Hong Kong unions the target of foreign whispers
THE Hong Kong ‘Umbrella Revolution’ democracy protests have entered a dangerous new period.
The street occupation protests are now in their fourth week and on Sunday we saw some of the most violent battles in working class Mong Kok.
Just as talks were set to start on Tuesday between the regime and the students the rhetoric has been ratcheted up about sinister foreigners behind the protests.
The hated Hong Kong leader CY Leung, for the first time, at least publicly, has repeated the Beijing line about “external forces” involvement in the territory’s pro-democracy protests.
The first target of any repression will probably be the independent trade unions, the HKCTU unions, affiliated to the global International Trade Union Confederation, and the working class Mong Kok district of Hong Kong.
Already anonymous emails posted to Hong Kong media last week, with hacked data from the Hong Kong independent unions’ computers, have been pushing the line that the HKCTU and Hong Kong Labour Party are controlled by foreign forces.
Meanwhile the Solidarity Center – the aid agency arm of the US national union centre the AFL-CIO funded by both union member monies and US government grants through the National Endowment for Democracy ( much like the ACTU’s APHEDA) – has outlined what projects it has supported financially at the HKCTU in recent times:
• $US 262,179 Occupational Safety and Health Program;
• $US 473,290 Enhancing the Rule of Law in Employment;
• $US 150,031 Expanding Worker Rights and Democracy
First talks were held last night between the student leaders and the Hong Kong government but – as expected – were inconclusive, ending without any breakthrough.
After last night’s talks the key Hong Kong union leader supporting the democracy street protests, Lee Cheuk Yan, was reported as praising the student delegation.
But Lee warned the talks failures would “hardens people’s determinations because no one is happy with the result. So I think this talk will only lead to a more determined occupation movement”.
Business elite and Communist Beijing allied
The Hong Kong business elite have always opposed democracy, afraid that universal suffrage will empower working peoples’ voices in the local legislature.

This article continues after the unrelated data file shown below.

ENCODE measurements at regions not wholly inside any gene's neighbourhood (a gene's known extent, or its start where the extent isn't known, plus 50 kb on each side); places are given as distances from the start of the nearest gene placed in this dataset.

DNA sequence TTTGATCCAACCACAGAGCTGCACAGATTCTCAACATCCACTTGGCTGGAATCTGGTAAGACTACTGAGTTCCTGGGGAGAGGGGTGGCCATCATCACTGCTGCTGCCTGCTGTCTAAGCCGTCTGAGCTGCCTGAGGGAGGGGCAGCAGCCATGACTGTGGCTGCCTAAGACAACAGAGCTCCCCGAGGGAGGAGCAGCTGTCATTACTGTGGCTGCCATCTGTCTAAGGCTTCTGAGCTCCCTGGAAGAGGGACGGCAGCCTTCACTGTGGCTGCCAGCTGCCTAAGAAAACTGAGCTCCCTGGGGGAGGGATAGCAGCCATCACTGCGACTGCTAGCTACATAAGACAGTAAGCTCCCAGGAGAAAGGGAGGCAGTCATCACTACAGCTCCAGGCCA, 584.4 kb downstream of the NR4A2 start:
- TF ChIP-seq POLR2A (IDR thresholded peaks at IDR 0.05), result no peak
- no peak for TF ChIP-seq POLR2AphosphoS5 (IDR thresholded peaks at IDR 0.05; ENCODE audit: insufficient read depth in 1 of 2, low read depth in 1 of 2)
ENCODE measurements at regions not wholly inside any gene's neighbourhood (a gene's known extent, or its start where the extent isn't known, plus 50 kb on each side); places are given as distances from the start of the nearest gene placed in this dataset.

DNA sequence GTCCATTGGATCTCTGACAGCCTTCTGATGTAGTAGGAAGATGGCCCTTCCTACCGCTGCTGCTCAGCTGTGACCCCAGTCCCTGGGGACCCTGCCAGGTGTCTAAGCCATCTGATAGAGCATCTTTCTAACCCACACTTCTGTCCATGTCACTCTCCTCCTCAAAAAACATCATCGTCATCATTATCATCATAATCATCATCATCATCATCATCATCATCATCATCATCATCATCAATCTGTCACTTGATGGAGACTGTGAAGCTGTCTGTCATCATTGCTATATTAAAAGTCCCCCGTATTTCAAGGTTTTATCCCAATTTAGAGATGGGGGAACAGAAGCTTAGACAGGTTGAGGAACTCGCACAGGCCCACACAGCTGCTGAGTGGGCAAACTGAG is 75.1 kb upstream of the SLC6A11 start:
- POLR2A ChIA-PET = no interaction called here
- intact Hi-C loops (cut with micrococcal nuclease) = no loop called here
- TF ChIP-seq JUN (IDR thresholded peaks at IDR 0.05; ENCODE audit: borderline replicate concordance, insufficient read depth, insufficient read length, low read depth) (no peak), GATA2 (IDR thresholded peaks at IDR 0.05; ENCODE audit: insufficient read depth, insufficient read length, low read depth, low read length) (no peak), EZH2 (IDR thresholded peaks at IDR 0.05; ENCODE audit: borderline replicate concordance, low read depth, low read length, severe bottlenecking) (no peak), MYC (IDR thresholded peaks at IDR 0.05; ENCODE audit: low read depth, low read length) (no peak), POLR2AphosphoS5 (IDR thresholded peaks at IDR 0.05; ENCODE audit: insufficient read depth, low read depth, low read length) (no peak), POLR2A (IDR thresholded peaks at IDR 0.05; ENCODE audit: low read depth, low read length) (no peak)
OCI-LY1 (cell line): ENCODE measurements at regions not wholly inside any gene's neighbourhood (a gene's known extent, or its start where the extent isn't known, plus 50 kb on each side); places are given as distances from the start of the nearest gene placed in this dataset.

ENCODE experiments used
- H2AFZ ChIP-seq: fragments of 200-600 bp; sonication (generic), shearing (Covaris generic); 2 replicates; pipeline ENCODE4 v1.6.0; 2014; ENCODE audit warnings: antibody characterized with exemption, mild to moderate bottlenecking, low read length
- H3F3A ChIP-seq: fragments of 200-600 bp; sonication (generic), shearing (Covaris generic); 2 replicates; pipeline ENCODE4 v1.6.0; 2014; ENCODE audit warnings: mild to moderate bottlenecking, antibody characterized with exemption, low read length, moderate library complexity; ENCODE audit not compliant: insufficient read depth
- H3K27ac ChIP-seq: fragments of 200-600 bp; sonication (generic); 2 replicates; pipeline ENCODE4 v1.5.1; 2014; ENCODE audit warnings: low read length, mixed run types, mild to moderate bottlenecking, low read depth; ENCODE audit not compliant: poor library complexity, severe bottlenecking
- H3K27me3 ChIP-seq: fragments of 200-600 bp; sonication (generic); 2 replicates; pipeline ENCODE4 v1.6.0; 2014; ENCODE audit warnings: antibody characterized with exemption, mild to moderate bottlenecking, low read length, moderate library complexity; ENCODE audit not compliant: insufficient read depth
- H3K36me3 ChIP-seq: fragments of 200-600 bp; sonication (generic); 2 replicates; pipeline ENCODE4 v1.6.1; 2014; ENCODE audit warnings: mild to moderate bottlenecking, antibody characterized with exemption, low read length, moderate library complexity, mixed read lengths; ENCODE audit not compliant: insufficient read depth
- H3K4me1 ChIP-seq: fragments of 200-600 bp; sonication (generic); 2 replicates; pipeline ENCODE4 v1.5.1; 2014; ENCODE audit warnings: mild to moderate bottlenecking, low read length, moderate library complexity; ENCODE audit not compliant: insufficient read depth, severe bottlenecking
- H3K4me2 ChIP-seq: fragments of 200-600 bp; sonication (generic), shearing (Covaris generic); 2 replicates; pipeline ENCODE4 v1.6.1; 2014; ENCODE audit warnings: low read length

It has been convenient for them that the ‘communists’ who control Beijing prefer an alliance with the elite rather than the working class.
The Beijing-appointed Hong Kong leader CY Leung told the New York Times that the democracy demands were unacceptable because it risked giving poorer residents a dominant voice in politics.
Recent appearance at the working class Mong Kok democracy sites of Chinese Triad gangs is concerning; historically political and business elites have paid these gangs to attack union leaders, break up labour strikes and worker protests.
In an earlier round of police violence the HKCTU leader Lee Cheuk-yan – who is also the leader of the Labour Party in the local legislature said: “Hong Kong police have gone insane today, carrying out their own punishment in private. Hong Kong’s values and its rule of law really have been completely destroyed by police chiefs”.
The HKCTU – though the smaller of two local union federations – has led the most active pro-democracy unions, and been involved in some militant workplace actions in recent years, most famously a dock workers strike in 2013.
Meanwhile unions from the larger, pro-Beijing union federation the HKFTU, have organised protests against the street occupations demanding democracy.
Workers’ rights, democratic rights inseparable
The HKCTU has been a key bulwark of support for the Umbrella Revolution because they see the connection between the struggle for universal suffrage and the struggle for workers’ rights.
“Trade unions, have been fighting for regulation on working hours and universal retirement pensions. All of the fundamental workers’ rights are rejected by the undemocratic government and legislative council,” Mung Siu Tat a key leader of the HKCTU explains.
“We believe that workers’ rights and democratic rights cannot be separated.
“If you want to improve the working conditions, we have to fight for our democratic rights, we have to change the government from undemocratic to democratic government, which can really represent people’s opinion.”
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